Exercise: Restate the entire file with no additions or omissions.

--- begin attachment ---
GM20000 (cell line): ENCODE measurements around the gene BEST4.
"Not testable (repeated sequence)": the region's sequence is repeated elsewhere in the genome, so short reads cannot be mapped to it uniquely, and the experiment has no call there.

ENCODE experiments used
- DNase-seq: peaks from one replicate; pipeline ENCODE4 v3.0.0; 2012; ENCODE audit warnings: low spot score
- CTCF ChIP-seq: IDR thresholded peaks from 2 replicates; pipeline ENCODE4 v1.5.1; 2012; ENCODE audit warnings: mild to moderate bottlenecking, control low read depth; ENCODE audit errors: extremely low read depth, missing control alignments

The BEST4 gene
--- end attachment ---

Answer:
GM20000 (cell line): ENCODE measurements around the gene BEST4.
"Not testable (repeated sequence)": the region's sequence is repeated elsewhere in the genome, so short reads cannot be mapped to it uniquely, and the experiment has no call there.

ENCODE experiments used
- DNase-seq: peaks from one replicate; pipeline ENCODE4 v3.0.0; 2012; ENCODE audit warnings: low spot score
- CTCF ChIP-seq: IDR thresholded peaks from 2 replicates; pipeline ENCODE4 v1.5.1; 2012; ENCODE audit warnings: mild to moderate bottlenecking, control low read depth; ENCODE audit errors: extremely low read depth, missing control alignments

The BEST4 gene